The use of client-side Java Script was limited to improving the user experience.Now this relationship has been inverted - client applications pull raw data from the server and render it into the browser when and where it is needed.Think of the Ajax shopping cart which doesn’t require a refresh on the page when adding an item to your basket.
Good architecture on the client has gone from an afterthought to essential - you can’t just hack together some j Query code and expect it to scale as your application grows.
Most likely, you would end up with a nightmarish tangle of UI callbacks entwined with business logic, destined to be discarded by the poor soul who inherits your code.
Thankfully, there are a growing number of Java Script libraries that can help improve the structure and maintainability of your code, making it easier to build ambitious interfaces without a great deal of effort.
This lady thinks that a pair of rubber gloves make a seductive accessory (left) and (right) a swordsman displays his softer side, and an array of weaponry, in an attempt to woo an impressed other half This Russian gentleman (left) hopes that showing how flexible he is in a children's playground will make a potential partner swoon.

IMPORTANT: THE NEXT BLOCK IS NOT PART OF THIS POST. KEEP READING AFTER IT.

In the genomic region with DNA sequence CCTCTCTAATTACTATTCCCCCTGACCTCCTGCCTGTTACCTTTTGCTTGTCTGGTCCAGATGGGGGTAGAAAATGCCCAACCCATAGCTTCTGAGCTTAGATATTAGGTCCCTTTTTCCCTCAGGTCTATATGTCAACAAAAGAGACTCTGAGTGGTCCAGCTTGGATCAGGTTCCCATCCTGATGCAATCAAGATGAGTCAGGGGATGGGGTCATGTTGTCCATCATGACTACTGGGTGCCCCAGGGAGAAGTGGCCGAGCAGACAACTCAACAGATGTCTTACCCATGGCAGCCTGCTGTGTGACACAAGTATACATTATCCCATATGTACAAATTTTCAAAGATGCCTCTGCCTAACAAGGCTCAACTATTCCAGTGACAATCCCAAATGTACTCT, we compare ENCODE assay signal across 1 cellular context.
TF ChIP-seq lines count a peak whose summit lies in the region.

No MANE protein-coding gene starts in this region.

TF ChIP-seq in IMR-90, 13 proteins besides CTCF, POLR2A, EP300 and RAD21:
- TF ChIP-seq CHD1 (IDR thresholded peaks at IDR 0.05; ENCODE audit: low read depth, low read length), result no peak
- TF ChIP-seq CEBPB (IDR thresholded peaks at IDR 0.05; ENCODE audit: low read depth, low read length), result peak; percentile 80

Not so long ago, “data-rich web application” was an oxymoron.
Today, these applications are everywhere and you need to know how to build them.
Traditionally, web applications left the heavy-lifting of data to servers that pushed HTML to the browser in complete page loads.
Its nature was to make Ajax requests then update text on the page and so on.
However, this pattern with j Query revealed that we have implicit model data on the client side.
With the server no longer being the only place that knows about our item count, it was a hint that there was a natural tension and pull of this evolution.
The rise of arbitrary code on the client-side which can talk to the server however it sees fit has meant an increase in client-side complexity.